As many of you have heard, VTA and the Silicon Valley Leadership Group have spent much of the past year and a half researching projects and public opinion for a potential 2016 transportation sales tax ballot measure, a process and product called Envision Silicon Valley. Though the primary motivation for placing such a measure on the ballot is Phase II of the BART extension, additional revenue from the tax could provide a significant source of funding for bike, pedestrian, transit, and general roadway projects. In Alameda County, a similar tax known as Measure BB passed last year, resulting in $1 billion for bike and pedestrian projects. Think of what we could do for biking and walking with that kind of money in Santa Clara County!

SVBC has been working closely with VTA and other involved organizations to better understand the parameters of any potential ballot measure, as well as to determine how much money might become available for active transportation projects, weigh in on the goals and metrics associated with the measure, and solicit input from our members about what kinds of projects they would like to see funded. I sit on the VTA B/PAC, where VTA staff gives monthly updates on the Envision Silicon Valley process; I have also participated on the VTA advocates stakeholder group. At SVBC, each of our three Santa Clara County Local Teams have discussed the tax measure, and we dedicated our most recent Policy Advisory Committee meeting to presentations by VTA and the Leadership Group on the topic, followed by a discussion of SVBC’s priorities.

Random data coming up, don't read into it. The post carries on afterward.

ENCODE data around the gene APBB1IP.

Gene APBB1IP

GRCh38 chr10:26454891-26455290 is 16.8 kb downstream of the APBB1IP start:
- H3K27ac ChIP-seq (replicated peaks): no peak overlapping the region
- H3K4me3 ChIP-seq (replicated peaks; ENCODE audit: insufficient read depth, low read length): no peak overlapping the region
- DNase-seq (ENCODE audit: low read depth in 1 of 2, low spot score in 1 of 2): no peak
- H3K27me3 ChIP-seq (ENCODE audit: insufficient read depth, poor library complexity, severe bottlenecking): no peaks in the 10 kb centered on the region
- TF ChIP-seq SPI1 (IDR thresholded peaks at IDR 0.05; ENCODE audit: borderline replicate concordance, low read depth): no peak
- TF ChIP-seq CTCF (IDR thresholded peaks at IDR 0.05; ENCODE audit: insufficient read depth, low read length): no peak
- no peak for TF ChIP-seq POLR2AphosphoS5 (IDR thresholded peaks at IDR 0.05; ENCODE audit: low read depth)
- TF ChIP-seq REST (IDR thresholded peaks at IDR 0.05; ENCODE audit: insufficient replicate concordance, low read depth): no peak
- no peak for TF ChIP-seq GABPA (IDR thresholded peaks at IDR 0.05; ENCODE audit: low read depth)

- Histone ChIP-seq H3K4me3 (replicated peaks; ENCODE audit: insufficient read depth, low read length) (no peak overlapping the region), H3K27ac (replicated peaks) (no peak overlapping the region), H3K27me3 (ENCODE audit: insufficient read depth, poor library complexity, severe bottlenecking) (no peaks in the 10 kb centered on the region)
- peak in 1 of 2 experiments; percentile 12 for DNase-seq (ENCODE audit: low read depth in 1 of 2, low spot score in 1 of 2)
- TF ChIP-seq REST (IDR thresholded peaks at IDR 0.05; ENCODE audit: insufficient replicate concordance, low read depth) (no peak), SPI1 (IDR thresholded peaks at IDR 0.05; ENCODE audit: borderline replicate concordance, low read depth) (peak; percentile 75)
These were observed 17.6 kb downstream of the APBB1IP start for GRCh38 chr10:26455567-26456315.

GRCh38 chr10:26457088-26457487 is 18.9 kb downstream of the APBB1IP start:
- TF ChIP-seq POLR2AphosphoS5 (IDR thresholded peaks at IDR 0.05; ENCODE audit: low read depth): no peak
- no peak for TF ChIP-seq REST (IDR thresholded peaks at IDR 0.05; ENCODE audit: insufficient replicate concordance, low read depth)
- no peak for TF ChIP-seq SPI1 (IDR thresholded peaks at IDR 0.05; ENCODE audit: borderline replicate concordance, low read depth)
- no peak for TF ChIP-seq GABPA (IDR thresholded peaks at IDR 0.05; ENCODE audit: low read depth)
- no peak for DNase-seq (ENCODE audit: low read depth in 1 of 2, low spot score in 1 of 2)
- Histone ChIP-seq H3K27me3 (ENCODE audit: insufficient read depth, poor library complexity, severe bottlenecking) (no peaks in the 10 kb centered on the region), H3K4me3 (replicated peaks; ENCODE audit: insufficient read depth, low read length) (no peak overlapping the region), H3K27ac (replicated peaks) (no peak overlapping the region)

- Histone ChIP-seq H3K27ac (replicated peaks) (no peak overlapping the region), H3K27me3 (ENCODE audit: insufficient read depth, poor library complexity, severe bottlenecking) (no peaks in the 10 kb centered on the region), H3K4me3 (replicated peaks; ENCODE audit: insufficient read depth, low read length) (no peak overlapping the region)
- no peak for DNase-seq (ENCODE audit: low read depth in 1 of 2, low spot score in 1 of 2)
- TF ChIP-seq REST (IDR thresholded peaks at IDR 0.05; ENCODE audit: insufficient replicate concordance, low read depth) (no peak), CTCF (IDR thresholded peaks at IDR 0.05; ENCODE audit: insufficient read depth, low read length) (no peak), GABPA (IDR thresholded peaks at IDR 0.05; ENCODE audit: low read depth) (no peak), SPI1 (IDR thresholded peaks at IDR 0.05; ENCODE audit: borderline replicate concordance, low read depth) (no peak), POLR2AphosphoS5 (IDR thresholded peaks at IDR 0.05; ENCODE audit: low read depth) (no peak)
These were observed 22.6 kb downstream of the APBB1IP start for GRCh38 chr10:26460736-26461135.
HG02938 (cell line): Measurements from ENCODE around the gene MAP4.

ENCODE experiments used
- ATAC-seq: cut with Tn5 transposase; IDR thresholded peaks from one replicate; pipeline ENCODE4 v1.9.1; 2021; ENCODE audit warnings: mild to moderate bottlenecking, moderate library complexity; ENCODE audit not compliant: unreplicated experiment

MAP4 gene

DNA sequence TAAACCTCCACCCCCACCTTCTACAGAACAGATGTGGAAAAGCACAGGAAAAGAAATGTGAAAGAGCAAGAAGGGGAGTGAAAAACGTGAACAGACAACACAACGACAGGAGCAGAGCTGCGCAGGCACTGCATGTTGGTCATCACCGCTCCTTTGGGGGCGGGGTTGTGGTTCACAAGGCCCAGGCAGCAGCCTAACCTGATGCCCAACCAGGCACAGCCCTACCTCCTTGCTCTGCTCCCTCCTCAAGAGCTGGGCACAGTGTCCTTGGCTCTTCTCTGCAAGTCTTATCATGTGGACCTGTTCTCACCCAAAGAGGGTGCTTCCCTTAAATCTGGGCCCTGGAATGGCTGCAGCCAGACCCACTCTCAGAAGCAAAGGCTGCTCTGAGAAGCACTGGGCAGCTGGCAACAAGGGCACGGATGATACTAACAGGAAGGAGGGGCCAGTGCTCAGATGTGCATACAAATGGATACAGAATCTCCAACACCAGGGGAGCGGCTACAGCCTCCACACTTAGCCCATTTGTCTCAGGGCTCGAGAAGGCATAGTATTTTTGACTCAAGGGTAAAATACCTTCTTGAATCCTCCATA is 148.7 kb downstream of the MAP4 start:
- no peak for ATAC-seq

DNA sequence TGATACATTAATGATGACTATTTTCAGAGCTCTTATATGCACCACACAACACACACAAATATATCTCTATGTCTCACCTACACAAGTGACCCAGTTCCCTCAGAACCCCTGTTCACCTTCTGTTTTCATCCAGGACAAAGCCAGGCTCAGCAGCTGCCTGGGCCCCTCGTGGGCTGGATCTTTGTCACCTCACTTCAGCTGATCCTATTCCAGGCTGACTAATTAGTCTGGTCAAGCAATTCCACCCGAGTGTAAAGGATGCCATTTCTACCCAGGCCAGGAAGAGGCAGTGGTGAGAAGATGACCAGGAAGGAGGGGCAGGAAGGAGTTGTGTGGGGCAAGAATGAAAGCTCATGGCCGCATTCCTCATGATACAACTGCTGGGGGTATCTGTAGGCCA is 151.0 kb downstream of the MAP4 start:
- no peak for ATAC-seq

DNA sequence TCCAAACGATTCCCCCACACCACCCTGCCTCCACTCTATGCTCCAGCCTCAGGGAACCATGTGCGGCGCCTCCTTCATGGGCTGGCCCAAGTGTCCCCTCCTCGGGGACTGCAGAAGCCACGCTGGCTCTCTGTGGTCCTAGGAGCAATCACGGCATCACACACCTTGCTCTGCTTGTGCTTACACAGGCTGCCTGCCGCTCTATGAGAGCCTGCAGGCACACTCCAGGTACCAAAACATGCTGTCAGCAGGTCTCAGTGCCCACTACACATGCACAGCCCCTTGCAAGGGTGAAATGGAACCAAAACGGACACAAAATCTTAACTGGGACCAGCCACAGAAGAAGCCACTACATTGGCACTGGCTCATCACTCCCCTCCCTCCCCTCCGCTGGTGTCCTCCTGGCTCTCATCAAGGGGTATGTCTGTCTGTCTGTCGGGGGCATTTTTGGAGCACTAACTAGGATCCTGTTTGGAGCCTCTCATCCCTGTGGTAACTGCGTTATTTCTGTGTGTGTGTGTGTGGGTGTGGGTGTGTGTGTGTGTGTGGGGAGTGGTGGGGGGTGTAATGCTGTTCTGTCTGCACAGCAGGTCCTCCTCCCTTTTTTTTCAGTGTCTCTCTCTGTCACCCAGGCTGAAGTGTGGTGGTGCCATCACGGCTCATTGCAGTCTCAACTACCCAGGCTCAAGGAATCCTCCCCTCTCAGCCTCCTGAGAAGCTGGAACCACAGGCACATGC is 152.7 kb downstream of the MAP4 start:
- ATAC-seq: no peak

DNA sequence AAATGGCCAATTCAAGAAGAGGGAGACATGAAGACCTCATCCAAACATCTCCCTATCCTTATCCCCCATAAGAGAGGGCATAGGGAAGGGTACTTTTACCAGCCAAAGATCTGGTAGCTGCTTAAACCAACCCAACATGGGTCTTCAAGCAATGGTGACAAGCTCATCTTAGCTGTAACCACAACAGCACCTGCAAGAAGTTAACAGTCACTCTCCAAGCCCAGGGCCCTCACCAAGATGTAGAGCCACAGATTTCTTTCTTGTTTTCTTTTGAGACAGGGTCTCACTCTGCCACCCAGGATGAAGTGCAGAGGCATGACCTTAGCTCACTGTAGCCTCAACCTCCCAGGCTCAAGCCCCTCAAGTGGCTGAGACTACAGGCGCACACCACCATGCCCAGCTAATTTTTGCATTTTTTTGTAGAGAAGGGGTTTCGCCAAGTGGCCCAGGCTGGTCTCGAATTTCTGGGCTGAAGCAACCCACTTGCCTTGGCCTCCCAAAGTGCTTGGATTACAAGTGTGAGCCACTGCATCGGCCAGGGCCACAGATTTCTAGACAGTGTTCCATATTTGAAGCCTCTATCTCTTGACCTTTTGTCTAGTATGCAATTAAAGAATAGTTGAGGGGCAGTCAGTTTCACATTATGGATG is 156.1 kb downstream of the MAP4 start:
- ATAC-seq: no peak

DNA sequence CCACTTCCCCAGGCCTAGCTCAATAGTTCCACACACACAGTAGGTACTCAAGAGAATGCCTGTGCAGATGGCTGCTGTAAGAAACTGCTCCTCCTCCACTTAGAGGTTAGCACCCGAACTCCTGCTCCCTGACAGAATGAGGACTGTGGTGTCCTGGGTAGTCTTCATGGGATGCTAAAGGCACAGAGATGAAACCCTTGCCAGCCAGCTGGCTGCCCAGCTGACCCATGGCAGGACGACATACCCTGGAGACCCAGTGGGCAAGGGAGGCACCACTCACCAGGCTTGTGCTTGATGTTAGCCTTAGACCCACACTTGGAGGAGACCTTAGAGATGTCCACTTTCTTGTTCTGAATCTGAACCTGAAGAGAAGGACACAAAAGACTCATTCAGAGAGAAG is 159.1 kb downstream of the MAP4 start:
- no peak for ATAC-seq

Yesterday was the due date for public agencies to submit their lists of projects to VTA. These are essentially wish lists that VTA is collecting to be considered for both the tax measure and a separate process, the Valley Transportation Plan. Projects that are approved and sent to MTC in October – to then be submitted for consideration in the Regional Transportation Plan – will provide the basis for a conversation that will involve VTA’s advisory committees, staff, advocacy groups like SVBC, and the ad-hoc committee of the VTA Board of Directors. The outcome of that discussion will be a draft expenditure plan that is expected to be deliberated throughout the winter and spring and approved next summer.

It’s a complicated process, with many requests from a vast group of stakeholders. South County needs are different from those of North County, and even car-free advocates can potentially be divided when it comes to funding bike projects, pedestrian projects, and transit out of the same finite pot. But our elected leaders have lots of time to consider competing priorities and with our thoughtful input will hopefully craft a measure that results in some much-needed cash for projects that enhance safety, give people more transportation choices, and reduce the environmental impact of getting around in Santa Clara County.

If you would like to get involved in shaping Envision Silicon Valley, head to one of our Local Teams meetings, join one of the upcoming public outreach meetings co-hosted by VTA and the Transit Justice Alliance, or simply email us using the contact form in the bottom right-hand of your screen. We want to know what you envision for Silicon Valley transportation!